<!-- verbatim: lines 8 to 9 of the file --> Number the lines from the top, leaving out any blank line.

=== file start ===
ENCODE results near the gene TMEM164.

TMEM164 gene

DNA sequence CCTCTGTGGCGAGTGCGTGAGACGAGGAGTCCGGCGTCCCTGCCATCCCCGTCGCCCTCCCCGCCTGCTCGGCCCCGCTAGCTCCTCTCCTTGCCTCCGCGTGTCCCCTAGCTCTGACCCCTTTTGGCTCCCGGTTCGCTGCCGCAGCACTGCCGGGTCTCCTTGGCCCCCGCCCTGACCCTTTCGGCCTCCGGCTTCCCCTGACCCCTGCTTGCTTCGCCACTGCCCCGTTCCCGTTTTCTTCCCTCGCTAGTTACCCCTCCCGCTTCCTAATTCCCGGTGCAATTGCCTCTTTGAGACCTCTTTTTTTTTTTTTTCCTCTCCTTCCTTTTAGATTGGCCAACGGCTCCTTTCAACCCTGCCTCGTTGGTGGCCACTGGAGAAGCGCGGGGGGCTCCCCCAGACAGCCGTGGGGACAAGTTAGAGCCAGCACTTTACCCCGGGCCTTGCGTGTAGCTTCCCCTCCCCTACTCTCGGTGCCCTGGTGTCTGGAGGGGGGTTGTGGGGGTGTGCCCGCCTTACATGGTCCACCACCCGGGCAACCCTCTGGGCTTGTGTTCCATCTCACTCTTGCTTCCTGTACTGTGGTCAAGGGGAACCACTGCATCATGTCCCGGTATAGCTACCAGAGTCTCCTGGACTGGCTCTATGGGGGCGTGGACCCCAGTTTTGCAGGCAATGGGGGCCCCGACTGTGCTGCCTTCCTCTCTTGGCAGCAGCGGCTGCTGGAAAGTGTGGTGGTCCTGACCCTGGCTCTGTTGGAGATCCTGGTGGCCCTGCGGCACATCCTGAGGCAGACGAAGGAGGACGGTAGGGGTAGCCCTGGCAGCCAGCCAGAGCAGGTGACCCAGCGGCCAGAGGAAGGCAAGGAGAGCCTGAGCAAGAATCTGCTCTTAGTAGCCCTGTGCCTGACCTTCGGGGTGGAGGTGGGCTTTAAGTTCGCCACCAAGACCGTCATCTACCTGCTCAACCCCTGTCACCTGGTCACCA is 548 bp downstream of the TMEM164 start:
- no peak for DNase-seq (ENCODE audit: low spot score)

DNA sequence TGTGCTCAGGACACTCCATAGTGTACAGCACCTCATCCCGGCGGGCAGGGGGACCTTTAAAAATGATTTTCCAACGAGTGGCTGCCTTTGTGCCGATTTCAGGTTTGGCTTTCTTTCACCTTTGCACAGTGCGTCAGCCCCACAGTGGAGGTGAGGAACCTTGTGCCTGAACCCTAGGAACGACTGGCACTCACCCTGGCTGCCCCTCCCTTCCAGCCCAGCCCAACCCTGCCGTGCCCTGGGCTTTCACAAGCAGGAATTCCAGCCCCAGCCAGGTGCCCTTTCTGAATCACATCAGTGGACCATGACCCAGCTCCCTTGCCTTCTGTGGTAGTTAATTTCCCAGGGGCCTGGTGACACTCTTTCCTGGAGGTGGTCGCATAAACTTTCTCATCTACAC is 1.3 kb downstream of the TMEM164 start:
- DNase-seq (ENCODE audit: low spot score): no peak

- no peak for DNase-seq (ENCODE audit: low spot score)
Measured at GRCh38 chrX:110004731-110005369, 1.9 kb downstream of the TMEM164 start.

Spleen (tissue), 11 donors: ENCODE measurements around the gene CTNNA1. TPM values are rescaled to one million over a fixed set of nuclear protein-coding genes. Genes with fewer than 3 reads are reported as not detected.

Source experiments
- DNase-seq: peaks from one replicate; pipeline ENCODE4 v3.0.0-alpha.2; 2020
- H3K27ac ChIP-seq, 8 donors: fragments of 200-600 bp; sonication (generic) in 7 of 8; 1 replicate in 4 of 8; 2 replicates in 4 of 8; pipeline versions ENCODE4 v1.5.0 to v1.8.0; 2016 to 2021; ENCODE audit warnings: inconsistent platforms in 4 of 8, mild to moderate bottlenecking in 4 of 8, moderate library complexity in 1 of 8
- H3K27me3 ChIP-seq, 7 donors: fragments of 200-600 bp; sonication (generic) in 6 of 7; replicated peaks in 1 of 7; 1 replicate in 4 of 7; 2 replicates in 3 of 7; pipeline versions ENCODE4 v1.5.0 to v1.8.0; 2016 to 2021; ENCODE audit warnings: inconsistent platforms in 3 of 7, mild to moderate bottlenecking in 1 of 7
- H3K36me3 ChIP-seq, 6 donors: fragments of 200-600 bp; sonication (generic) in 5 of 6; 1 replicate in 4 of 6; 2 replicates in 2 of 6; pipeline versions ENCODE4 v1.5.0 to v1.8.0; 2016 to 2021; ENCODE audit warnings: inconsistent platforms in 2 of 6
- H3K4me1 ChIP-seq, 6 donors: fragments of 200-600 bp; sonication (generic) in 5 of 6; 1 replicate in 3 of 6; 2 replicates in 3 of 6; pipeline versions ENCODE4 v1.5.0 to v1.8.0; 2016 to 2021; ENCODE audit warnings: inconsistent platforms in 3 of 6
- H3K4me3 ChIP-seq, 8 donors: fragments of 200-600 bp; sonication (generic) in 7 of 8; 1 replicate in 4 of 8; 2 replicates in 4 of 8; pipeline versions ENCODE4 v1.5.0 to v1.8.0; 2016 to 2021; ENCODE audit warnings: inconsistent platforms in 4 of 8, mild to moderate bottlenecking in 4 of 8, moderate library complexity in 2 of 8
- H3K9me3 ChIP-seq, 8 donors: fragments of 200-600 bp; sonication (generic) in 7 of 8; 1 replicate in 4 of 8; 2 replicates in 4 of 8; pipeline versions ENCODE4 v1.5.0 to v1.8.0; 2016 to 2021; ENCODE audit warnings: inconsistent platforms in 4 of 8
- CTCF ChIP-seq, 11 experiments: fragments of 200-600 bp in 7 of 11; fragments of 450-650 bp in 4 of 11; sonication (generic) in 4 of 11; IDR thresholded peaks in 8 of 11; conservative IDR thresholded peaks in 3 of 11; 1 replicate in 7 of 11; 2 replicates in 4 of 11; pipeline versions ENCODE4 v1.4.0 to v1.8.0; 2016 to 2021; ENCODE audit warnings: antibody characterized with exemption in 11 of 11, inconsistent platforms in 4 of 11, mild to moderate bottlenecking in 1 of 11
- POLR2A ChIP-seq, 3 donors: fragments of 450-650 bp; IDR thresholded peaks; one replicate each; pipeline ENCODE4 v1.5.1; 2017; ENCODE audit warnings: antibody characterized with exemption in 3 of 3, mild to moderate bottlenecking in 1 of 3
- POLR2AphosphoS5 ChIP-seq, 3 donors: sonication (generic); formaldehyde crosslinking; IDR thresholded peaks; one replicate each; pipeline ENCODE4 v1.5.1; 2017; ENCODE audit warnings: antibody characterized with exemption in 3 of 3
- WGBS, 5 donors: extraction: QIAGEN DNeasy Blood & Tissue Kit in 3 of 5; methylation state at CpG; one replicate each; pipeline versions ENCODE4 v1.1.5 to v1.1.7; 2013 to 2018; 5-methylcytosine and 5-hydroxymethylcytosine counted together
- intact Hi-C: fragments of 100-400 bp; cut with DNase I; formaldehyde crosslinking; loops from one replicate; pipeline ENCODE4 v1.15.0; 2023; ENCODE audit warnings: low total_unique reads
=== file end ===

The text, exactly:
Measured at GRCh38 chrX:110004731-110005369, 1.9 kb downstream of the TMEM164 start.

Spleen (tissue), 11 donors: ENCODE measurements around the gene CTNNA1. TPM values are rescaled to one million over a fixed set of nuclear protein-coding genes. Genes with fewer than 3 reads are reported as not detected.